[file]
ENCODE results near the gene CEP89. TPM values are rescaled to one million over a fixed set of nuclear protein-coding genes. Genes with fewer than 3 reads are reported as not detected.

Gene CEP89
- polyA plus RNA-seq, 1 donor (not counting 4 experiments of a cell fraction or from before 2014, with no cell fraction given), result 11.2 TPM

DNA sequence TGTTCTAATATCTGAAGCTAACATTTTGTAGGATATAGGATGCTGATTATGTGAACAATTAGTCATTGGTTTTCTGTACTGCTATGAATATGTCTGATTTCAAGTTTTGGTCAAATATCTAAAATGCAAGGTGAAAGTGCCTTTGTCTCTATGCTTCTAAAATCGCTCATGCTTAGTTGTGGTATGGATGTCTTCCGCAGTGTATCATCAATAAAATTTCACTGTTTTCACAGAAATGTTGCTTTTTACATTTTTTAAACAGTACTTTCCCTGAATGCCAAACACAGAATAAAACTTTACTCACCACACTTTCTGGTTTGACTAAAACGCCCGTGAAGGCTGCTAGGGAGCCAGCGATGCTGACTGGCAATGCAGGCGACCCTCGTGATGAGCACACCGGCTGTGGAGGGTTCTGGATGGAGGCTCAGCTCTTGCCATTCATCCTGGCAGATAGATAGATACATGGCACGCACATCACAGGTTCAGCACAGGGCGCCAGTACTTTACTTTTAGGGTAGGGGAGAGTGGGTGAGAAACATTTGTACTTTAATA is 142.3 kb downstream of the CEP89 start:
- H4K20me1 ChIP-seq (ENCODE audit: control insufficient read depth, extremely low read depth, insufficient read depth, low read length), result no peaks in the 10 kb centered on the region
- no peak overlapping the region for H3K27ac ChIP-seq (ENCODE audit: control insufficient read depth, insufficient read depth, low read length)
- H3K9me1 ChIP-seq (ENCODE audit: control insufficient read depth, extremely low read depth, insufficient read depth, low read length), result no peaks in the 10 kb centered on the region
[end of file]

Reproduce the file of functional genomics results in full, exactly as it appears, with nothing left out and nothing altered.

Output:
ENCODE results near the gene CEP89. TPM values are rescaled to one million over a fixed set of nuclear protein-coding genes. Genes with fewer than 3 reads are reported as not detected.

Gene CEP89
- polyA plus RNA-seq, 1 donor (not counting 4 experiments of a cell fraction or from before 2014, with no cell fraction given), result 11.2 TPM

DNA sequence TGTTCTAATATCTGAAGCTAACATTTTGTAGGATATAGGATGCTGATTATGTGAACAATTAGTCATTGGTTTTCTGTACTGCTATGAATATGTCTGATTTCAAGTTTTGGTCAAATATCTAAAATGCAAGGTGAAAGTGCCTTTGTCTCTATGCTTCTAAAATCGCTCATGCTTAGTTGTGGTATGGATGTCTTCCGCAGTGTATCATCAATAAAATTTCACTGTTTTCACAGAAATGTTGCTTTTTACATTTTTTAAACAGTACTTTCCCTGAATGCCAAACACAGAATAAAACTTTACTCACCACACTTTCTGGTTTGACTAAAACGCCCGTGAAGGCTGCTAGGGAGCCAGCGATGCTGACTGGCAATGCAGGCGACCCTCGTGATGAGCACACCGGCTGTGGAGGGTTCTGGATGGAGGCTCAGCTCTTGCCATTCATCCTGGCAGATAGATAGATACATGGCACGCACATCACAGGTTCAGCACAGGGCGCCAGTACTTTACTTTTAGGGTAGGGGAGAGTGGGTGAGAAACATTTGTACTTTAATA is 142.3 kb downstream of the CEP89 start:
- H4K20me1 ChIP-seq (ENCODE audit: control insufficient read depth, extremely low read depth, insufficient read depth, low read length), result no peaks in the 10 kb centered on the region
- no peak overlapping the region for H3K27ac ChIP-seq (ENCODE audit: control insufficient read depth, insufficient read depth, low read length)
- H3K9me1 ChIP-seq (ENCODE audit: control insufficient read depth, extremely low read depth, insufficient read depth, low read length), result no peaks in the 10 kb centered on the region